“How come ‘nobody’ passes the court interpretation oral exams?” I get asked this question so often that I feel compelled to attempt to answer it once and for all now:

First of all, it is inaccurate to say that “nobody can pass”. In fact, many interpreters of different languages (Over a thousand in Spanish alone) have already been able to complete this task successfully and are working as certified interpreters in legal settings around the country. Nevertheless, it is true that many other of our colleagues are not able to obtain the minimum required grade of 70% to pass the oral examination for court interpreters in their state. This is a complex problem, because there are many causes and it is really hard to point out one in particular as the main reason for this high failure rate. However, one thing seems to be clear: a large majority of the candidates who take these exams have little or no training in the field of court interpretation and are therefore at a disadvantage when it comes to passing this examination.

Unfortunately, the assumption that a person, by virtue of being bilingual, is automatically qualified to be successful in this highly complex task seems to still be the prevailing idea among both court systems that need court interpreters who are qualified and bilingual people who are interested in covering these assignments. To assert that a bilingual person is automatically qualified to be a court interpreter sounds to me like saying that because a person knows how to use a pair of scissors they can automatically be expert hairdressers. Being bilingual is certainly necessary to become a successful court interpreter, but is not nearly enough. As a matter of fact, one of the problems we have noticed through the years is that candidates taking the oral examination have clear deficiencies in their mastery of one, and sometimes both, of the languages they are to utilize in their work as interpreters. Often candidates lack basic legal vocabulary in one of their languages, not to mention lack of understanding of the complex terms utilized in court in either language. Unprepared candidates frequently make grammatical mistakes when interpreting, forget or change the information they heard while attempting to transfer the message from one language to the other, and add information that was not present in the original message. To better understand this, I strongly recommend that anyone thinking about taking the oral examination, or those who administer these tests and want to acquire a better understanding about this important issue, first read the article published by the National Center for State Courts called “Common Oral Interpreting Exam Performance Deficiencies”. – In my opinion, a well prepared candidate should be completely familiar with this document before registering for the oral examination, and I’ll provide a link at the end of this article.

Based on my years of working with interpreters and as an interpreter myself, I submit to you that in order to be successful as a court interpreter one must possess three key elements:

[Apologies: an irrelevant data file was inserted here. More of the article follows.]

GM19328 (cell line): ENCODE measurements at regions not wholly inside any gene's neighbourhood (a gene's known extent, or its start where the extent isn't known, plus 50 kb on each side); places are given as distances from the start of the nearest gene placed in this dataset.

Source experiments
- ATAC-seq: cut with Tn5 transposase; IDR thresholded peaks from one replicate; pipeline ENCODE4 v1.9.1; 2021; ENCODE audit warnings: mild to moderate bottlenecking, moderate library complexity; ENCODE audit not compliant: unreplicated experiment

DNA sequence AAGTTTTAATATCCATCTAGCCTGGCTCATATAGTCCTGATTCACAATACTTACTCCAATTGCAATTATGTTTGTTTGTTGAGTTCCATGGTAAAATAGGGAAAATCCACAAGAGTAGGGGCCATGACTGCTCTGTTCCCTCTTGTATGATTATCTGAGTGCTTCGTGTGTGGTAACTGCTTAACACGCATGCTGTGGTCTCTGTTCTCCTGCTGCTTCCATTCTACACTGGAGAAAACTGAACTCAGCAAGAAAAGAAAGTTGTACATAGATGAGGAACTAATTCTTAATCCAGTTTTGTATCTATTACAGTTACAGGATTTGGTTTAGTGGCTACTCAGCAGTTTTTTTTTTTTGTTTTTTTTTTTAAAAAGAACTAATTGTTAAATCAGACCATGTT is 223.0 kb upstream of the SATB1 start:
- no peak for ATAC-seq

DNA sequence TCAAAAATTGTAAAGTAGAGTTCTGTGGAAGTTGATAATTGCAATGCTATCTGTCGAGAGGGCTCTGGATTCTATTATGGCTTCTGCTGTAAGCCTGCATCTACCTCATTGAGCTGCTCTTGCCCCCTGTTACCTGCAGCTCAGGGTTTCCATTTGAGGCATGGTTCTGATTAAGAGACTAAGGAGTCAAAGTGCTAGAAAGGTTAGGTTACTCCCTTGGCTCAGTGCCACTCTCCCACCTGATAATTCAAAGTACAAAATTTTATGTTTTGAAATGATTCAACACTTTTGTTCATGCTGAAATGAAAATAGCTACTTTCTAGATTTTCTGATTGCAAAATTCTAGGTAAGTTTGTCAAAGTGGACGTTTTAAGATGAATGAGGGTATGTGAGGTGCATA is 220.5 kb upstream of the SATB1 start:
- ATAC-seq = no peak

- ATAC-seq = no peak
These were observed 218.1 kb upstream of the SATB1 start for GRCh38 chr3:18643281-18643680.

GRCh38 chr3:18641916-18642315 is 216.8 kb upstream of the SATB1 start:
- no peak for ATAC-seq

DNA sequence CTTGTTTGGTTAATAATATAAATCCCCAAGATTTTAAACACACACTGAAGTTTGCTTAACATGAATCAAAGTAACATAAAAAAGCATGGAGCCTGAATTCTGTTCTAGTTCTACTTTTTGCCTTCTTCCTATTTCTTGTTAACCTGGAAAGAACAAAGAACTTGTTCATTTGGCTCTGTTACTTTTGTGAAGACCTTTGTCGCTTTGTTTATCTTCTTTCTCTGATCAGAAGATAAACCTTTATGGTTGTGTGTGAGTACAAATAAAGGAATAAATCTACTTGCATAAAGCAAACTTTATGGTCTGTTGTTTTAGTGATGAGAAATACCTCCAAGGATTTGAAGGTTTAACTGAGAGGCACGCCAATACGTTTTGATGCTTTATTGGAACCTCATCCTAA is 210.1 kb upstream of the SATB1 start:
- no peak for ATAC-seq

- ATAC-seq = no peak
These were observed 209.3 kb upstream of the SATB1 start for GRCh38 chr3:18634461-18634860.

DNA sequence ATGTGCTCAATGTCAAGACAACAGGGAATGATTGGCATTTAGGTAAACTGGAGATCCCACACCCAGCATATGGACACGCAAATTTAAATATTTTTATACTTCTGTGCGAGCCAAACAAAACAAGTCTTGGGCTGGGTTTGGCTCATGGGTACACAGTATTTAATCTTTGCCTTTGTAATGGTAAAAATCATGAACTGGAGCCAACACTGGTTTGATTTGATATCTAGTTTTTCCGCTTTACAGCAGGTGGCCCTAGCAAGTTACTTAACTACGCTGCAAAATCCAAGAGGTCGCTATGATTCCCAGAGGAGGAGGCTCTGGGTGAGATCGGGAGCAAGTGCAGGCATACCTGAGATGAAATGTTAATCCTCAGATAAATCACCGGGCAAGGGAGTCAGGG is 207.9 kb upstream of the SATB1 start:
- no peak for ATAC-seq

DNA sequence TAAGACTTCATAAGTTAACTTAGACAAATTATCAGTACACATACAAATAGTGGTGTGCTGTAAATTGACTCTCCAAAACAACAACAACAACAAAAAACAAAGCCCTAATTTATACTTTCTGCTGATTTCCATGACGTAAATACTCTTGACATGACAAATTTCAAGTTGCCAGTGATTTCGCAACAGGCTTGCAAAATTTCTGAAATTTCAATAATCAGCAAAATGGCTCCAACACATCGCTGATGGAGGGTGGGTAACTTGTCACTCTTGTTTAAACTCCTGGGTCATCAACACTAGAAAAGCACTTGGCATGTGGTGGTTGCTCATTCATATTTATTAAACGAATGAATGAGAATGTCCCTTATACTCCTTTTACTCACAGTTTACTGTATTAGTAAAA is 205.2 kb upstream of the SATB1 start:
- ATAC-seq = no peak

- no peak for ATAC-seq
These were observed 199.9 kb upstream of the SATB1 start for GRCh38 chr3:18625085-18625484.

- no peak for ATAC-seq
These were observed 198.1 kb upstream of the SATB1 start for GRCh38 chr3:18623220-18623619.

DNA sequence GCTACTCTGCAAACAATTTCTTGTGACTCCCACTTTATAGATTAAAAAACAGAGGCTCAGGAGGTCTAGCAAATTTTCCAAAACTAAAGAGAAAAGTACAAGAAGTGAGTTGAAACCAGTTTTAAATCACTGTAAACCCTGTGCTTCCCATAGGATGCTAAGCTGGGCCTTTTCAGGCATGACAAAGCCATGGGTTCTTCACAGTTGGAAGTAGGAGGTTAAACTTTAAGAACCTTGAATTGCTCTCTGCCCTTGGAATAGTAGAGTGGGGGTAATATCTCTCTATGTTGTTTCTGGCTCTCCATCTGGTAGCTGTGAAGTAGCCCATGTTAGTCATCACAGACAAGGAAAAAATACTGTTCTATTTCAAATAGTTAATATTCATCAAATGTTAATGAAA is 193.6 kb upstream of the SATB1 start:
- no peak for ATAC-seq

1.   Natural Talent, demonstrated by the ability to listen to a person talking and simultaneously reproducing said speech in another language. This is a very demanding mental task that requires the utilization of different cognitive skills to be achieved successfully.

2.   Very strong Language Skills in both languages to be able to navigate the intricacies of the spoken word by understanding and being able to interpret highly sophisticated (high register) speech as well as colloquial, non-standard communication such as slang and idiomatic expressions. This skill set allows the interpreter to navigate the variety of subjects that a court interpreter will hear in court, the obvious one being legal vocabulary, but it’s not uncommon to be challenged by the use of medical terms, the mention of weapons of many kinds, drug terms, (both formal and slang) body type descriptions, appliances, vehicles, etc. Vocabulary acquisition is an ongoing task for court interpreters, and they must know how to create their own study plans and glossary developing techniques, which is also why they need to be trained in these areas.

3.   Interpreting Skills. In many cases, this is the Achilles’ heel of unsuccessful candidates, many of who do possess the appropriate language skills and are talented enough to engage in this profession. Interpreting skills such as note-taking, memorization, “décalage” or ear-voice span, cognitive load management, routinization and many others must be acquired and practiced in appropriate learning environments. These skills are not intuitive and, in fact, many times feel completely unnatural to new interpreters who have to practice extensively in order to master these techniques. Only deliberate practice can improve performance. As the saying goes: “Rome wasn’t built in a day” and a certified court interpreter is not going to be successful at her profession without investing time and effort into mastering these skills.

In conclusion, court interpreting is a complex task that requires the use of many disparate cognitive skills and is, without a doubt, a task that should be carried out by trained, credentialed, and professional individuals. Certified Interpreters are crucial in the process of providing equal justice for all. Court systems have done well in identifying the importance of certifying interpreters and should now partner with all interpreters serving the courts to increase their access to professional training.

If you are interested in finding out more about the services, we provide regarding language access for your court system or if you are an interpreter seeking information regarding training or certification please visit our website


We are always happy to hear from people interested in language access.

To access the resources provided by the NCSC, click here.